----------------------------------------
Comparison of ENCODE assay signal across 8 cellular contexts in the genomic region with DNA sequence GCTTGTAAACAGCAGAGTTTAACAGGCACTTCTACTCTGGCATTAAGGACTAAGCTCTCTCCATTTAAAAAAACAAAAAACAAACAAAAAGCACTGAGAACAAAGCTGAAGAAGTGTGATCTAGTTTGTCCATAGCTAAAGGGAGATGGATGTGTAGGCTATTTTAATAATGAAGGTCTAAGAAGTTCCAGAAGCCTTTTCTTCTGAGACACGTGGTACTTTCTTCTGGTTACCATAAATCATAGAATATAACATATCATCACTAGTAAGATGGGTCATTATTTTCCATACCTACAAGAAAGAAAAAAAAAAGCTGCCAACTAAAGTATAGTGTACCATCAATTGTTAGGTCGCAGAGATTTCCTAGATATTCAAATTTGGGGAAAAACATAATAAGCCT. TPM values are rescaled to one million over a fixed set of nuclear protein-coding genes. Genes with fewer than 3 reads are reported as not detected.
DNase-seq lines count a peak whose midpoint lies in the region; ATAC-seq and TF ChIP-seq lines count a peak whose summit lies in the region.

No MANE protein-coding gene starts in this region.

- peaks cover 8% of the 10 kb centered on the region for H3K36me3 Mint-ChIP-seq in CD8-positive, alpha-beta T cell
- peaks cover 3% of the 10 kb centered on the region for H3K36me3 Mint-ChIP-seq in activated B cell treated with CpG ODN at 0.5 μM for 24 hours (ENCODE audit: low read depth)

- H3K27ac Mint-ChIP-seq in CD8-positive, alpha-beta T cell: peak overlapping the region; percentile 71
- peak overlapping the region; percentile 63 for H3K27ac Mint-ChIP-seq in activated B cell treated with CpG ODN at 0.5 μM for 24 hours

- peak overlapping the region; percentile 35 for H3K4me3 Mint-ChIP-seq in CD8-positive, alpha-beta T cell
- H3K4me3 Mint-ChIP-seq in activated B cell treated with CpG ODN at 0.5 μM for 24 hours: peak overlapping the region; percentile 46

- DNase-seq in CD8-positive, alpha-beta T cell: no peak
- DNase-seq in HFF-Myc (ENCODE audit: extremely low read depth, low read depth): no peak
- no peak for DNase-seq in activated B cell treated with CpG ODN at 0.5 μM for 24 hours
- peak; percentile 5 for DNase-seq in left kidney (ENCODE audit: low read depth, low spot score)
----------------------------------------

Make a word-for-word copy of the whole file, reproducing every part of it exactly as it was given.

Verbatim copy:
Comparison of ENCODE assay signal across 8 cellular contexts in the genomic region with DNA sequence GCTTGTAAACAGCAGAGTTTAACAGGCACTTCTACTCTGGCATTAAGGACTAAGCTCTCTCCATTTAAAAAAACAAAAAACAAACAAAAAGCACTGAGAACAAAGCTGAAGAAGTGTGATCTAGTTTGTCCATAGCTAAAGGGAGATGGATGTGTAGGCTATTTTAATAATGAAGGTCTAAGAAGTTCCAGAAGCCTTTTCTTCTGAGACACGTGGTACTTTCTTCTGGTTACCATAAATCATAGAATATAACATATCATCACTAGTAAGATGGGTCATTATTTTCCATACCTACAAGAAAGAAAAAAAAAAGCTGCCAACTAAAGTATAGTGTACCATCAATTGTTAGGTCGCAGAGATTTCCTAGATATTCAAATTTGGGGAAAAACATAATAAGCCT. TPM values are rescaled to one million over a fixed set of nuclear protein-coding genes. Genes with fewer than 3 reads are reported as not detected.
DNase-seq lines count a peak whose midpoint lies in the region; ATAC-seq and TF ChIP-seq lines count a peak whose summit lies in the region.

No MANE protein-coding gene starts in this region.

- peaks cover 8% of the 10 kb centered on the region for H3K36me3 Mint-ChIP-seq in CD8-positive, alpha-beta T cell
- peaks cover 3% of the 10 kb centered on the region for H3K36me3 Mint-ChIP-seq in activated B cell treated with CpG ODN at 0.5 μM for 24 hours (ENCODE audit: low read depth)

- H3K27ac Mint-ChIP-seq in CD8-positive, alpha-beta T cell: peak overlapping the region; percentile 71
- peak overlapping the region; percentile 63 for H3K27ac Mint-ChIP-seq in activated B cell treated with CpG ODN at 0.5 μM for 24 hours

- peak overlapping the region; percentile 35 for H3K4me3 Mint-ChIP-seq in CD8-positive, alpha-beta T cell
- H3K4me3 Mint-ChIP-seq in activated B cell treated with CpG ODN at 0.5 μM for 24 hours: peak overlapping the region; percentile 46

- DNase-seq in CD8-positive, alpha-beta T cell: no peak
- DNase-seq in HFF-Myc (ENCODE audit: extremely low read depth, low read depth): no peak
- no peak for DNase-seq in activated B cell treated with CpG ODN at 0.5 μM for 24 hours
- peak; percentile 5 for DNase-seq in left kidney (ENCODE audit: low read depth, low spot score)